Raymond L. Orbach, director of DOE's Office of Science, said, "Advanced computation and high-performance networks play a critical role in the science of the 21st century because they bring the most sophisticated scientific facilities and the power of high-performance computers literally to the researcher's desktop. Both supercomputing and high-performance networks are critical elements in the department's 20-year facilities plan that Secretary of Energy Spencer Abraham announced Nov. 10."
The prototype dedicated high-speed network, called the Science UltraNet, will enable the development of networks that support high-performance computing and other large facilities at DOE and universities. The Science UltraNet will fulfill a critical need because collaborative large-scale projects typical today make it essential for scientists to transfer large amounts of data quickly. With today's networks, that is impossible because they do not have adequate capacity, are shared by many users who compete for limited bandwidth, and are based on software and protocols that were not designed for petascale data.
"For example, with today's networks, data generated by the terascale supernova initiative in two days would take two years to transfer to collaborators at Florida Atlantic University," said Nageswara Rao of ORNL's Computer Science and Mathematics Division.
Obviously, Rao said, that isn't acceptable, and he, Bill Wing and Tom Dunigan of ORNL's Computer Science and Mathematics Division are heading the three-year project that could revolutionize the business of transferring large amounts of data. Equally important, the new UltraNet will allow for remote computational steering, distributed collaborative visualization and remote instrument control. Remote computational steering allows scientists to control and guide computations being run on supercomputers from their offices.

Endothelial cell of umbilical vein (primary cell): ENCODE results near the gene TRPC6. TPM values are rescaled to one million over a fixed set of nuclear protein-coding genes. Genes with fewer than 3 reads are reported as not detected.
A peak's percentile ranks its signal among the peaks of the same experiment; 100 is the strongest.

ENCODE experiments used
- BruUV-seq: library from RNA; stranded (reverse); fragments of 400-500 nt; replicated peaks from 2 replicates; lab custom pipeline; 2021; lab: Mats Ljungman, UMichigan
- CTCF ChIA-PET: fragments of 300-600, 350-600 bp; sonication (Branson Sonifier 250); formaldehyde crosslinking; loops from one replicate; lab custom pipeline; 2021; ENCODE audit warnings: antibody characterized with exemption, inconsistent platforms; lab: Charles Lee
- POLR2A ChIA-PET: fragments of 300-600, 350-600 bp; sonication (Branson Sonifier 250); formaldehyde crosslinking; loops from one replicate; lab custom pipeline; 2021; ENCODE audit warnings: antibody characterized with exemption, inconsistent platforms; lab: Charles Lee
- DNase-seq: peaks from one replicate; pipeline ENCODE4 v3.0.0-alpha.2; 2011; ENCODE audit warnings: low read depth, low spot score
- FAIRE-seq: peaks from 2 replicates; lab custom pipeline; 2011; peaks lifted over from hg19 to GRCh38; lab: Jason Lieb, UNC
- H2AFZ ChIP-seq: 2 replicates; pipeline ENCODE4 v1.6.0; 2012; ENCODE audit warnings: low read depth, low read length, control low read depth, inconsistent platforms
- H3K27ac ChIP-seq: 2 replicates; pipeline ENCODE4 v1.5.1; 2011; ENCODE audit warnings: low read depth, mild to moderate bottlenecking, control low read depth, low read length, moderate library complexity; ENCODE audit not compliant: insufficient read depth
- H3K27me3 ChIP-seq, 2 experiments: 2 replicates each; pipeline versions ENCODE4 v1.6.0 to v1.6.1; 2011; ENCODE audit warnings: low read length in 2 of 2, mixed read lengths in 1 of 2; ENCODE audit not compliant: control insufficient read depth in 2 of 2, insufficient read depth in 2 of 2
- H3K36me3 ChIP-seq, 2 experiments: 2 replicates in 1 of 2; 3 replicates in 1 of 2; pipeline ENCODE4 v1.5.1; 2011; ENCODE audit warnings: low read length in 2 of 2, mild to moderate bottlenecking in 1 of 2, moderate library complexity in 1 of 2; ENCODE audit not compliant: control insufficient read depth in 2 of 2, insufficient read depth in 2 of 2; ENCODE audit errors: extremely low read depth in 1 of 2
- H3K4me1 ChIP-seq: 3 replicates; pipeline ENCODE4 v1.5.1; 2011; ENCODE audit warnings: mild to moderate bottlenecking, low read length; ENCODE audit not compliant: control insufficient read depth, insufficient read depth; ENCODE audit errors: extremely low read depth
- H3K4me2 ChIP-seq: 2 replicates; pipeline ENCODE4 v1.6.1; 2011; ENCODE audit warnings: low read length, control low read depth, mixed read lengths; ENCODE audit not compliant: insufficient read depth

"These requirements place different types of demands on the network and make this task far more challenging than if we were designing a system solely for the purpose of transferring data," Rao said. "Thus, the data transmittal requirement plus the control requirements will demand quantum leaps in the functionality of current network infrastructure as well as networking technologies."
A number of disciplines, including high-energy physics, climate modeling, nanotechnology, fusion energy, astrophysics and genomics will benefit from the UltraNet.
ORNL's task is to take advantage of current optical networking technologies to build the prototype network infrastructure that enables development and testing of the scheduling and signaling technologies that will be needed to process requests from users and optimize the system. The UltraNet will operate at 10 gigabits to 40 gigabits per second, which is about 200,000 to 800,000 times faster than the fastest dial-up connection of 56,000 bits per second.
The network will support the research and development of ultra-high-speed network technologies, high-performance components optimized for very large-scale scientific undertakings. Researchers will develop, test and optimize networking components and eventually make them part of Science UltraNet.
"We're not trying to develop a new Internet," Rao said. "We're developing a high-speed network that uses routers and switches somewhat akin to phone companies to provide dedicated connections to accelerate scientific discoveries. In this case, however, the people using the network will be scientists who generate or use data or guide calculations remotely."
The plan is to set up a testbed network from ORNL to Atlanta, Chicago and Sunnyville, Calif.
"Eventually, UltraNet could become a special-purpose network that connects DOE laboratories and collaborating universities and institutions around the country," Rao said. "And this will provide them with dedicated on-demand access to data. This has been the subject of DOE workshops and the dream of researchers for many years."
ORNL is managed by UT-Battelle for DOE.
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